Praxis Magazine is publishing a series of short essays from African writers on their experiences and opinions on writing workshops. Here is a feature from Rodney Gariseb, a young Namibian writer.
Rodney Gariseb, Namibia (Windhoek)
At the time the Migrations Flow workshop began, I knew nothing about the story that I eventually submitted to the Short Story Day Africa competition. I went in hopes that I would quickly blend in with all the other writers and let their creative juices rub off on me.
When Sylvia Schlettwein (facilitator) announced during breakfast that we would be doing a lot of writing that day, I assumed that she’d just said that to scare us – the novice writers. Or maybe she was just preparing for her next stand-up comedy appearance as one never knows with these writers. How totally wrong I was! We did indeed write the whole day until our fingers could not take it anymore. My poor ears were hot with thousands of ideas exploding inside my brain. The physical exhaustion I felt wanted me to quit and just doodle throughout the remaining hours of the workshop but I managed to keep writing, afraid that I might forget the ideas that I was generating like a steam engine.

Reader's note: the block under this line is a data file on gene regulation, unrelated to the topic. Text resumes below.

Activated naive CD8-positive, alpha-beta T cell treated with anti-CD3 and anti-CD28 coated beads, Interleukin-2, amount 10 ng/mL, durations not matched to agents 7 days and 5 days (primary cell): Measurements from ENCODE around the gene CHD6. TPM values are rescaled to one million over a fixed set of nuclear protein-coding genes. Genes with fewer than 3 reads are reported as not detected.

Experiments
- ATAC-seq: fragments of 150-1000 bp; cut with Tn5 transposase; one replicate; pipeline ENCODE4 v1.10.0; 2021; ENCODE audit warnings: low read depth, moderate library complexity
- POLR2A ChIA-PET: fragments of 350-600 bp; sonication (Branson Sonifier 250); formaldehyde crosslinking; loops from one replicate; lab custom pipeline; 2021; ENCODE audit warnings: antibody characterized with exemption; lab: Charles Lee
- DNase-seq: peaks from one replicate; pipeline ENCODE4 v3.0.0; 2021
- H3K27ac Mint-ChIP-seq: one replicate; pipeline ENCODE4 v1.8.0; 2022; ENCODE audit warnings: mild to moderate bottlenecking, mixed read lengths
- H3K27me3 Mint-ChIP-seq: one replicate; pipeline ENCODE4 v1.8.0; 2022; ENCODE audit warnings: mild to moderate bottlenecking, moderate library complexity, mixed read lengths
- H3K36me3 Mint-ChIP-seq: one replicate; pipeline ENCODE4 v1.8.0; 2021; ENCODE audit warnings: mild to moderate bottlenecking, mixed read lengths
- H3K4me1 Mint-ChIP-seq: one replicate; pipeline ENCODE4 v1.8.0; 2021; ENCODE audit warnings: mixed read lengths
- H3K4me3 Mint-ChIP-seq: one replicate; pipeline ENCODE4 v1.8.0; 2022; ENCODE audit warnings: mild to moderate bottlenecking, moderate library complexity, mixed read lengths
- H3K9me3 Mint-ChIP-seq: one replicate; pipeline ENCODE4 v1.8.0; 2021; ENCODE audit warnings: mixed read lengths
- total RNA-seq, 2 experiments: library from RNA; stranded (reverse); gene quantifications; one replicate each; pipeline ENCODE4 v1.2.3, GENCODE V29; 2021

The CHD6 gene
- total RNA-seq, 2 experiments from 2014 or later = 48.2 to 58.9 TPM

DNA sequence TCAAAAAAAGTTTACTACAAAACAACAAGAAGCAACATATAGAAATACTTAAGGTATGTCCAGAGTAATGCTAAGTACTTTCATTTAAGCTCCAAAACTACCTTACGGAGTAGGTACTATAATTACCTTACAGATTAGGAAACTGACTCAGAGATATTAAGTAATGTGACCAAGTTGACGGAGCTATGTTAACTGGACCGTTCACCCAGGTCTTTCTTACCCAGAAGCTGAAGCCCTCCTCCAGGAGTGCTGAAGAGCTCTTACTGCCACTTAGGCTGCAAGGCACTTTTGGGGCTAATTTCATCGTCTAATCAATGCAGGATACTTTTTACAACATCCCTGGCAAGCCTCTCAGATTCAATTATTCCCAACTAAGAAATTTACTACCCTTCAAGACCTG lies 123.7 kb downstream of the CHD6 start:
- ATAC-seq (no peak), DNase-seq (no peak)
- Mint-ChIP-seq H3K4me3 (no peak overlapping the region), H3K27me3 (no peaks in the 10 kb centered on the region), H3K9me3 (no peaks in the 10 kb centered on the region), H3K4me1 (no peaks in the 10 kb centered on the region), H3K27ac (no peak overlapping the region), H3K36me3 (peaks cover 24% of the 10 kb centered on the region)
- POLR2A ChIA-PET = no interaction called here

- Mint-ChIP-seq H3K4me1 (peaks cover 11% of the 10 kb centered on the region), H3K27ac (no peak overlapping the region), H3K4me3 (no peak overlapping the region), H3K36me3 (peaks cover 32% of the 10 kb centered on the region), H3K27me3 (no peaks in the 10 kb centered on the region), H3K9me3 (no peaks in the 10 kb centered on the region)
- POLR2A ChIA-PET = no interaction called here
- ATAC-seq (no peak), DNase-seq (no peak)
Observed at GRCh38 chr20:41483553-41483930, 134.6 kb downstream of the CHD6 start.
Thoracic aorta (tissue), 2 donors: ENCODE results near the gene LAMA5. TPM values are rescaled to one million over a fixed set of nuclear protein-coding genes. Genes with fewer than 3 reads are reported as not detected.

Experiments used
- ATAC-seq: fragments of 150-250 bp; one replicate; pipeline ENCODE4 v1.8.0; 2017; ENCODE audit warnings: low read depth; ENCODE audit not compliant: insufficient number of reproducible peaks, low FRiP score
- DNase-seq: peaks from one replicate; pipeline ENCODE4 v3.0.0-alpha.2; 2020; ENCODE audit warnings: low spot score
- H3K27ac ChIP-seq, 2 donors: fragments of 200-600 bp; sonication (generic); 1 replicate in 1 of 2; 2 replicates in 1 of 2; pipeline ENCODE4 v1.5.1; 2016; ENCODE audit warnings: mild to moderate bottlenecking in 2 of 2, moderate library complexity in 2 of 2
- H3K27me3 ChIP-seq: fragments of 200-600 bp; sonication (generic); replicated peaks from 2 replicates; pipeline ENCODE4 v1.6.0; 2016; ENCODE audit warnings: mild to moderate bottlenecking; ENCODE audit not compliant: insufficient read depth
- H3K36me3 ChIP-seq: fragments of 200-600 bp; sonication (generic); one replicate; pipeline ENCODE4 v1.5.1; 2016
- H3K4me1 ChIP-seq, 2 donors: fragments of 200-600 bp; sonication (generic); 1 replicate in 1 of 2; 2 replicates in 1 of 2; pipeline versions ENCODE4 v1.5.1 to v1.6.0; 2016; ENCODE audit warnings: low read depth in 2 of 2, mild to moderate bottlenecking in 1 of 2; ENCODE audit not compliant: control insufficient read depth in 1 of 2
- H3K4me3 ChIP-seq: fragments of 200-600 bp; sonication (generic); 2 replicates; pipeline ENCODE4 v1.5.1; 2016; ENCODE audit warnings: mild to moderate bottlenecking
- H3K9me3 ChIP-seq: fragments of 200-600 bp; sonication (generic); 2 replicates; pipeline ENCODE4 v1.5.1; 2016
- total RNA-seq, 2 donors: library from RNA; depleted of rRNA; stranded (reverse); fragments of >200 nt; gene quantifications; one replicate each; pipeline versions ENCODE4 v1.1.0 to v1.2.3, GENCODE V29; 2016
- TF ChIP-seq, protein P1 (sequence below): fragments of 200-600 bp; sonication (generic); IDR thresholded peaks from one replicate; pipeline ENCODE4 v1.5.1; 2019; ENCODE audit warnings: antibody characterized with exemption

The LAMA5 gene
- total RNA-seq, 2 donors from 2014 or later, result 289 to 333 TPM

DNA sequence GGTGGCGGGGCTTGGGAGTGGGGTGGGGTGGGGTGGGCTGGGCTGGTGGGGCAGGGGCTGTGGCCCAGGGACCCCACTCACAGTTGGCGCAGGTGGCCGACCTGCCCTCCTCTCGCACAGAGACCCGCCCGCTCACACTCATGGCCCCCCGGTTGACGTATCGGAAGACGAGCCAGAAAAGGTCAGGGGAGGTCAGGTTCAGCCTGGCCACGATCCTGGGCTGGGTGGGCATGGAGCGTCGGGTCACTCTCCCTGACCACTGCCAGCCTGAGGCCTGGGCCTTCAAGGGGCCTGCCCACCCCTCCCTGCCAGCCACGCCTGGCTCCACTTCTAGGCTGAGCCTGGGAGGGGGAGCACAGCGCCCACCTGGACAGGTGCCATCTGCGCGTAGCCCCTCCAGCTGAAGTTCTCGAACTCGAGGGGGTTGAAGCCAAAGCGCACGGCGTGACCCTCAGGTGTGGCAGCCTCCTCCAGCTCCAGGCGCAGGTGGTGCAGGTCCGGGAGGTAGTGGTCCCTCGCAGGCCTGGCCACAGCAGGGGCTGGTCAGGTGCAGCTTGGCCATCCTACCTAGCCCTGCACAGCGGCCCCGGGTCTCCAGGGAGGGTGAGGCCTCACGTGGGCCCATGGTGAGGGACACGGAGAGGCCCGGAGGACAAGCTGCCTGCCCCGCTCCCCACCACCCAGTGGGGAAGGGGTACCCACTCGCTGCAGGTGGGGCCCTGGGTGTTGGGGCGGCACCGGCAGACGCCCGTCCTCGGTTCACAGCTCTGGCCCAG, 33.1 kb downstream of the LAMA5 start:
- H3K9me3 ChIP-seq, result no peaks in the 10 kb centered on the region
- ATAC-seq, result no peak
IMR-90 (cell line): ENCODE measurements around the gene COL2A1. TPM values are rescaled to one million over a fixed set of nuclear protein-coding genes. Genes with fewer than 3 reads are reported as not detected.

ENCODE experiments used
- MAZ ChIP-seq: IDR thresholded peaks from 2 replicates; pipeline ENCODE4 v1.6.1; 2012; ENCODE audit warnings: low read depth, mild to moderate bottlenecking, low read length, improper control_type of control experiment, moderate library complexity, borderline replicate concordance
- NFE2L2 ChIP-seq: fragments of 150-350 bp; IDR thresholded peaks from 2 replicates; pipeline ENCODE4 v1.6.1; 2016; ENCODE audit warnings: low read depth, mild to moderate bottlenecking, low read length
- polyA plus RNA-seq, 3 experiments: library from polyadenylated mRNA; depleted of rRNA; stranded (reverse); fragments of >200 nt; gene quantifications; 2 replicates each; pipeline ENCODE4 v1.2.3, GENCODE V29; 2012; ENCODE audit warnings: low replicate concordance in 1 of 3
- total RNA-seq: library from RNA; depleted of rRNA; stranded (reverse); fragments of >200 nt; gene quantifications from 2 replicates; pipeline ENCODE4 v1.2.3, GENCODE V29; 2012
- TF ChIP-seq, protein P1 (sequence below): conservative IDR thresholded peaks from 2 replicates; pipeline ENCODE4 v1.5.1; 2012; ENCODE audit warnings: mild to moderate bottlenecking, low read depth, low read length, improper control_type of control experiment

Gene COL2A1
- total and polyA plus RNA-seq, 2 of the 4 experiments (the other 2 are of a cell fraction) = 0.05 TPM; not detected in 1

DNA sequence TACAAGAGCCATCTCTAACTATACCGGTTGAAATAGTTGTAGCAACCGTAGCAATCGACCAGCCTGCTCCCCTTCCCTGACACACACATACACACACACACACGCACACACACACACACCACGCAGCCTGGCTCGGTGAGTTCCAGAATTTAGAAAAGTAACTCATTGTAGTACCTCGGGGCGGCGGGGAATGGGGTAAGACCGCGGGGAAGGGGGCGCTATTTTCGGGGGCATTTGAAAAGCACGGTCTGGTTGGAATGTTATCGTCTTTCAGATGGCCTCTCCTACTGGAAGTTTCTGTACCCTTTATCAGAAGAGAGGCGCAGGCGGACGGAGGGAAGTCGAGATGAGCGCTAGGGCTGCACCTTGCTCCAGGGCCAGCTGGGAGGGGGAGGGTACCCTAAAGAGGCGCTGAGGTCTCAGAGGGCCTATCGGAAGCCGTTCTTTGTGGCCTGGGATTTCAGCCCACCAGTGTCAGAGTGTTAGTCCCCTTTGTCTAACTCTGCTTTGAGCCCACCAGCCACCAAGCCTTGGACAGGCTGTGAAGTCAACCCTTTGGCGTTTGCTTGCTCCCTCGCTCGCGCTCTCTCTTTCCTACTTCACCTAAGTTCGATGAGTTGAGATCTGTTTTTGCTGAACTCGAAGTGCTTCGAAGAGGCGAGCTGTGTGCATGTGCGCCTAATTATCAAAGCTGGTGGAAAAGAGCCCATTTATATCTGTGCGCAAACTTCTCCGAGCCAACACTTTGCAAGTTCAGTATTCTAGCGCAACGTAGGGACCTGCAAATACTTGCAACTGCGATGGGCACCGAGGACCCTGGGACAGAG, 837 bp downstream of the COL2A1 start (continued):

Being the youngest participant was frightening and exciting, as well. Previously, I had only written for myself and that was done over a warm cup of coffee, late at night and at my own pace. But now I was forced to write in the midst of other writers, some of which I had never met before; I was expected to spew words at every command.
The best part about the Migrations Flow Workshop was the aspect of free writing. Free writing identifies three persons during a writing process: the writer, editor and reader. I learned that during the initial phases of writing, one must remove the editor in and let the writer write. The writer is usually the one with the ideas and creativity. The editor hinders the creativity of the writer, hence we were told to make a distinction between the two and use them appropriately.
I left that workshop with not one, not two but five ideas of what my migrations story was going to be. There are no words available to express the gratitude that I feel towards Rachel Zadok and the whole Short Story Day Africa team on helping me refine my writing skills. I will always remember the Migrations Flow workshop as the foundation in my journey to being a published author.
Rodney Gariseb is a final year English Literature major at the University of Namibia. He has written many short stories that will eventually find publishing houses in the near future. He is currently busy writing his debut novel.